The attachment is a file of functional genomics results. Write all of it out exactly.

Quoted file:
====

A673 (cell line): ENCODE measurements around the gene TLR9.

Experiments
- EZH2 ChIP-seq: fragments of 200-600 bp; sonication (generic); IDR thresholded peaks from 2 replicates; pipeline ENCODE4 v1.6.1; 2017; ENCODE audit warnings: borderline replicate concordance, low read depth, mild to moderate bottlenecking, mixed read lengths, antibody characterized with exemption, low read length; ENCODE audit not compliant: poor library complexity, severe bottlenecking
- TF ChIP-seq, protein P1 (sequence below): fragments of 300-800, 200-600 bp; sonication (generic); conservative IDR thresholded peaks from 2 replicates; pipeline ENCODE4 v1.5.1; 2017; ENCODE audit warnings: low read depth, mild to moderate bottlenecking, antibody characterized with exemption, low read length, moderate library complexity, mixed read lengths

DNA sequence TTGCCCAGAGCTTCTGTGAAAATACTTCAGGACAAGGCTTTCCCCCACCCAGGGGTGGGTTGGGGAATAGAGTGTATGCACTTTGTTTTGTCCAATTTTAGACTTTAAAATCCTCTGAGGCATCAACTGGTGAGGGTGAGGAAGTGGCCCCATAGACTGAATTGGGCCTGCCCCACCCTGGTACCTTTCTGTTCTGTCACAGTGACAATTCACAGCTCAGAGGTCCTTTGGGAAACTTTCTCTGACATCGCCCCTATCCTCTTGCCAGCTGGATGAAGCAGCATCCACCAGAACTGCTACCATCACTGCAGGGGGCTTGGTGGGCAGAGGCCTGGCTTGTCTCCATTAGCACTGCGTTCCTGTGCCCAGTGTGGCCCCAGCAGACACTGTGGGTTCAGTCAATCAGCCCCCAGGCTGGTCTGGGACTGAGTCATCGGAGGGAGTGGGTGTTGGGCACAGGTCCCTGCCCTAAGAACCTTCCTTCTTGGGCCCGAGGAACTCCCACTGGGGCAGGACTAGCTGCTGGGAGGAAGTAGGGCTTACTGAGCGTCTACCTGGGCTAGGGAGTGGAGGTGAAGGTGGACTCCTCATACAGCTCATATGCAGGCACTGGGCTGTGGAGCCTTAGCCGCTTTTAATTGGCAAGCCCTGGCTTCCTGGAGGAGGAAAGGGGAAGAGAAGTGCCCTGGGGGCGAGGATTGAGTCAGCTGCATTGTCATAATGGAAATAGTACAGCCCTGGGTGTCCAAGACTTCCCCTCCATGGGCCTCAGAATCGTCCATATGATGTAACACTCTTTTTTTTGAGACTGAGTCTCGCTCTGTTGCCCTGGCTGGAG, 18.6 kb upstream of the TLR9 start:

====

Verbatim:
A673 (cell line): ENCODE measurements around the gene TLR9.

Experiments
- EZH2 ChIP-seq: fragments of 200-600 bp; sonication (generic); IDR thresholded peaks from 2 replicates; pipeline ENCODE4 v1.6.1; 2017; ENCODE audit warnings: borderline replicate concordance, low read depth, mild to moderate bottlenecking, mixed read lengths, antibody characterized with exemption, low read length; ENCODE audit not compliant: poor library complexity, severe bottlenecking
- TF ChIP-seq, protein P1 (sequence below): fragments of 300-800, 200-600 bp; sonication (generic); conservative IDR thresholded peaks from 2 replicates; pipeline ENCODE4 v1.5.1; 2017; ENCODE audit warnings: low read depth, mild to moderate bottlenecking, antibody characterized with exemption, low read length, moderate library complexity, mixed read lengths

DNA sequence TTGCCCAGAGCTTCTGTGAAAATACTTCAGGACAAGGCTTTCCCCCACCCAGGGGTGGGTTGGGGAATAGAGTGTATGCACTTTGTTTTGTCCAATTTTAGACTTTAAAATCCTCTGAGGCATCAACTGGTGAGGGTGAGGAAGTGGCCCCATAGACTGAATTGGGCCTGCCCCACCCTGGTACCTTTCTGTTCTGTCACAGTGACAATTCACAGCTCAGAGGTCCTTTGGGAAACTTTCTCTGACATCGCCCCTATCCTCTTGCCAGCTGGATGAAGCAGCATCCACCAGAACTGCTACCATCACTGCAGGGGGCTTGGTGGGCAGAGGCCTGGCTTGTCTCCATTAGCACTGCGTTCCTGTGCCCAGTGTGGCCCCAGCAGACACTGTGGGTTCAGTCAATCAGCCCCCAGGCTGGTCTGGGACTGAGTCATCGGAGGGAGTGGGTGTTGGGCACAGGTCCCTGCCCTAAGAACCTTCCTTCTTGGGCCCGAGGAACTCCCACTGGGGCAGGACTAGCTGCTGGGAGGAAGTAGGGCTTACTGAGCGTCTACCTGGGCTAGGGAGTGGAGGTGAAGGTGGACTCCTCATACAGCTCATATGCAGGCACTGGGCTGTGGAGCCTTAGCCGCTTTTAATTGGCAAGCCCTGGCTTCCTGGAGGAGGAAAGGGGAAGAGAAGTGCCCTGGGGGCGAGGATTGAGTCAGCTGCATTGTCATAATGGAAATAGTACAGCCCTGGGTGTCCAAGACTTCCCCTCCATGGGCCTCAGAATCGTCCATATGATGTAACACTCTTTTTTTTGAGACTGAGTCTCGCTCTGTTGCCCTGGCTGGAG, 18.6 kb upstream of the TLR9 start: